MANHATTAN (CN) - Investors today filed a federal class action against Facebook, saying the company shared crucial information with preferred investors before the company's already contentious Initial Public Offering.
The class claims that Facebook, Mark Zuckerberg and the banks that underwrote the company's IPO downgraded earnings expectations before the offering, but shared the bad news only with "certain preferred investors," and omitted it from the registration statement and prospectus.
The class claims: "The Registration Statement and Prospectus contained untrue statements of material facts, omitted to state other facts necessary to make the statements made not misleading and were not prepared in accordance with the rules and regulations governing their preparation."
They claim that though Facebook warned that its income from mobile apps was not as healthy as it expected, or would like, "The true facts at the time of the IPO were that Facebook was then experiencing a severe and pronounced reduction in revenue growth due to an increase of users of its Facebook app or website through mobile devices rather than a traditional PC such that the Company told the Underwriter Defendants to materially lower their revenue forecasts for 2012. And defendants failed to disclose that during the roadshow conducted in connection with the IPO, certain of the Underwriter Defendants reduced their second quarter and full year 2012 performance estimates for Facebook, which revisions were material information which was not shared with all Facebook investors, but rather, was selectively disclosed by defendants to certain preferred investors and omitted from the Registration Statement and/or Prospectus."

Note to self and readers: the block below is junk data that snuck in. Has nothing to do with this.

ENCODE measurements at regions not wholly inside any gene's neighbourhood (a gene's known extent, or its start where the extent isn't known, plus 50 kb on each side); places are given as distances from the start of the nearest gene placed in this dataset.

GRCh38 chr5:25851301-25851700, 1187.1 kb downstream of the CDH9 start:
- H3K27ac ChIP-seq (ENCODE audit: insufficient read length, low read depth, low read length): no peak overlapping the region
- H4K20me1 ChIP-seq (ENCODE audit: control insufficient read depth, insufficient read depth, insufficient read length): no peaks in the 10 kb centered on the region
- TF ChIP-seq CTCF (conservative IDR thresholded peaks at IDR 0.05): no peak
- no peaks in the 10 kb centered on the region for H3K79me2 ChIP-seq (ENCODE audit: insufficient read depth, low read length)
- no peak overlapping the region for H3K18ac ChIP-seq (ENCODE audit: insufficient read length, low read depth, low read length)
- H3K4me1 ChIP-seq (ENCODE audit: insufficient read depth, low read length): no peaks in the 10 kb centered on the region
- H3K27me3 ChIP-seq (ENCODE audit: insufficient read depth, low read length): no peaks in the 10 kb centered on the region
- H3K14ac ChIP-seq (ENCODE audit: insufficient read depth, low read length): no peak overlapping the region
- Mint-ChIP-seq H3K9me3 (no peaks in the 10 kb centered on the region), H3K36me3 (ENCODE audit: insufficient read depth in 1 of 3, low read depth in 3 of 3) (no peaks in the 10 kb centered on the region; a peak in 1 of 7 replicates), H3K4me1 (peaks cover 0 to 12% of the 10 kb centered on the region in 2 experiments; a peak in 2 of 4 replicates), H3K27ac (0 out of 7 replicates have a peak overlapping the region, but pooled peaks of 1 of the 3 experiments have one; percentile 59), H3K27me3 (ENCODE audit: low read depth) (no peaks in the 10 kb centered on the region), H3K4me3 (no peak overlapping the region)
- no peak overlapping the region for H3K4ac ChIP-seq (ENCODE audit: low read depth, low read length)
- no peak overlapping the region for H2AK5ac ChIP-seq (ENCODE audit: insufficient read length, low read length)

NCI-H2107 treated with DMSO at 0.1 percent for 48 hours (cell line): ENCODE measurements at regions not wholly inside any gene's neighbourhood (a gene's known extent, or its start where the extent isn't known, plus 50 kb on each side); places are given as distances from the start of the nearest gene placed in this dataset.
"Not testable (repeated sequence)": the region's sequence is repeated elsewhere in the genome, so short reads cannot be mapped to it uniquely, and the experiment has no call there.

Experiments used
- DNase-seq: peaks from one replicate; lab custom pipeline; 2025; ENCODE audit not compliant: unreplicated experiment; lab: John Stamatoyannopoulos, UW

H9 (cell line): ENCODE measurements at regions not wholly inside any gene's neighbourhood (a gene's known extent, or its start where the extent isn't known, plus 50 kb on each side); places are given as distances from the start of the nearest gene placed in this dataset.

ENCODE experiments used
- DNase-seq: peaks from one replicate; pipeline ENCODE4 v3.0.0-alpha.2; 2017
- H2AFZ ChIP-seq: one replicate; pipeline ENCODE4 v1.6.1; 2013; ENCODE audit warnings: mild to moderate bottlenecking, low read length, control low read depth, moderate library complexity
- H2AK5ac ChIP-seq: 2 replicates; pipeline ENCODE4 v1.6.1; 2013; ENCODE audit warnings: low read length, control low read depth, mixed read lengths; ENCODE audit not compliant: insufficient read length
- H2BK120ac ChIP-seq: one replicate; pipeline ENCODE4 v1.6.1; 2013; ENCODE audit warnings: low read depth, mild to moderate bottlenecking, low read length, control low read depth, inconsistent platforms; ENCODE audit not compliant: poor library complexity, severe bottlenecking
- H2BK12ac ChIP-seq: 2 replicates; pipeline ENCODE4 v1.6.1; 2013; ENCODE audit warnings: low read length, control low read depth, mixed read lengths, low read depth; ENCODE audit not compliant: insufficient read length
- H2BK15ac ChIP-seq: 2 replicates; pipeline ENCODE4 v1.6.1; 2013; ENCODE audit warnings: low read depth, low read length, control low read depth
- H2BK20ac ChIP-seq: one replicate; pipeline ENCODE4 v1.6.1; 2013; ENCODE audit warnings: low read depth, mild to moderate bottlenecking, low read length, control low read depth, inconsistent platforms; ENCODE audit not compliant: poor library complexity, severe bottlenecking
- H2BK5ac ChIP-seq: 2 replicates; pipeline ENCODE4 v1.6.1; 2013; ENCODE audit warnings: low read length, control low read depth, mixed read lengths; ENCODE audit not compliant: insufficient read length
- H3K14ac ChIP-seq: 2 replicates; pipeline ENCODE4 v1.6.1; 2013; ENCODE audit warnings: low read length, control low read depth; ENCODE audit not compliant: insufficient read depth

Lead plaintiff Brian Roffe Profit Sharing Plan and investors Jacob Salzmann and Dennis Palkon are the named plaintiffs. Defendants include Facebook and its CEO Zuckerberg, CFO David Ebersman, CAO David Spillane, six other board members, all of whom signed the registration statement, and Morgan Stanley & Co., JP Morgan Securities, Goldman Sachs, Merrill Lynch, and Barclays Capital.
After opening at $38 a share at its May 18 IPO, Facebook's share price fell by more than 18 percent in the first three days of trading, knocking billions of dollars off the company's market cap.
The complaint, filed by Samuel Rudman with Robbins Geller Rudman & Dowd, of Melville, N.Y., paraphrased up a Tuesday, May 22 Reuters article by saying that "Reuters reporters that Facebook's lead underwriters, Morgan Stanley, JP Morgan and Goldman Sachs, all cut their earnings for the Company in the middle of the IPO roadshow and that only a handful of preferred investor clients were told the news of the reduction."
Quoting that Reuters article at length, the complaint states that Facebook shares sank 10 percent below the IPO price on Monday, the second day of trading.
With the company's shares valued at $104 billion at $38 a share, a 10 percent drop would knock more than $10 billion off the company's value, according to the Reuters article.
The complaint states: "As of the date of the filing of this complaint, the 421 million shares of Facebook common stock sold in the IPO are trading at approximately $31 per share, or $7 per share below the price where plaintiffs and the class purchased $16 billion worth of Facebook stock while defendants pocketed billions of dollars. Plaintiffs and the class have suffered losses of more than $2.5 billion since the IPO."
The class seeks damages for violations of Sections 11 and 12 of the Securities Act.
On Wednesday in the same court, a single investor, Phillip Goldberg, filed a class action against the Nasdaq Stock Market, claiming it bungled and delayed transactions in the first days of the Facebook IPO. Goldberg is represented by Douglas Thompson Jr. with Finkelstein Thompson, of Washington, D.C.